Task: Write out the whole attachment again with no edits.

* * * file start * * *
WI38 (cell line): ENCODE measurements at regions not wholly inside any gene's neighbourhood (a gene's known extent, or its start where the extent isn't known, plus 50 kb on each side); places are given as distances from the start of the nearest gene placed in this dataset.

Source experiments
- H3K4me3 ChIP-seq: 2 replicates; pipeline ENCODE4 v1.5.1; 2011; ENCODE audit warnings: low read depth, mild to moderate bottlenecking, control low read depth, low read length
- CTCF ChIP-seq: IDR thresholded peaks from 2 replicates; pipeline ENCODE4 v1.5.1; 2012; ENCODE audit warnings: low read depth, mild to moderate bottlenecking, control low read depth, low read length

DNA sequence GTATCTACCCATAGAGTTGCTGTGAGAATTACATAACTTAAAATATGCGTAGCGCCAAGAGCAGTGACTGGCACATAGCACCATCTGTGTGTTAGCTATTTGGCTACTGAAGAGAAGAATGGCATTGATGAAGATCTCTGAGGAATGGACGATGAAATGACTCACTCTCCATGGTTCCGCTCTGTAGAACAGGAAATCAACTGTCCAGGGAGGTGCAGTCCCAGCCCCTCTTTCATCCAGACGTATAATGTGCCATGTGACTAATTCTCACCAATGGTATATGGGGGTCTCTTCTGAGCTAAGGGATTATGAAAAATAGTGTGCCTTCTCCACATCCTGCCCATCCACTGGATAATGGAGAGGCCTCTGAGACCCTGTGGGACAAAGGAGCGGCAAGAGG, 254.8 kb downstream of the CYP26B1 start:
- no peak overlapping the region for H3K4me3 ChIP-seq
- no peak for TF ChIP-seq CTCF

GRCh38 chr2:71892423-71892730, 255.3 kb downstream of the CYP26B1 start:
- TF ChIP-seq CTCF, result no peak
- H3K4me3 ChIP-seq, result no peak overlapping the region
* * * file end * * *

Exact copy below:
WI38 (cell line): ENCODE measurements at regions not wholly inside any gene's neighbourhood (a gene's known extent, or its start where the extent isn't known, plus 50 kb on each side); places are given as distances from the start of the nearest gene placed in this dataset.

Source experiments
- H3K4me3 ChIP-seq: 2 replicates; pipeline ENCODE4 v1.5.1; 2011; ENCODE audit warnings: low read depth, mild to moderate bottlenecking, control low read depth, low read length
- CTCF ChIP-seq: IDR thresholded peaks from 2 replicates; pipeline ENCODE4 v1.5.1; 2012; ENCODE audit warnings: low read depth, mild to moderate bottlenecking, control low read depth, low read length

DNA sequence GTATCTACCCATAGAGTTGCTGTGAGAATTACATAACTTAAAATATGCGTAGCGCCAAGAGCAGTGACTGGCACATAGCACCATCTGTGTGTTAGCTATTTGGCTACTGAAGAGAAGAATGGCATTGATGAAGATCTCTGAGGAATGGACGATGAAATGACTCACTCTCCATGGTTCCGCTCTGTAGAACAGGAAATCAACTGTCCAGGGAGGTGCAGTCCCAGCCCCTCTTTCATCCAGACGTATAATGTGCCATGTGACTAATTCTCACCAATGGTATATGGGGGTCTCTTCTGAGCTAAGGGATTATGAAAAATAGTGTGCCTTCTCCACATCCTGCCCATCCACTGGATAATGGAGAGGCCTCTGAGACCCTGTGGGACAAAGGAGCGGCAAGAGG, 254.8 kb downstream of the CYP26B1 start:
- no peak overlapping the region for H3K4me3 ChIP-seq
- no peak for TF ChIP-seq CTCF

GRCh38 chr2:71892423-71892730, 255.3 kb downstream of the CYP26B1 start:
- TF ChIP-seq CTCF, result no peak
- H3K4me3 ChIP-seq, result no peak overlapping the region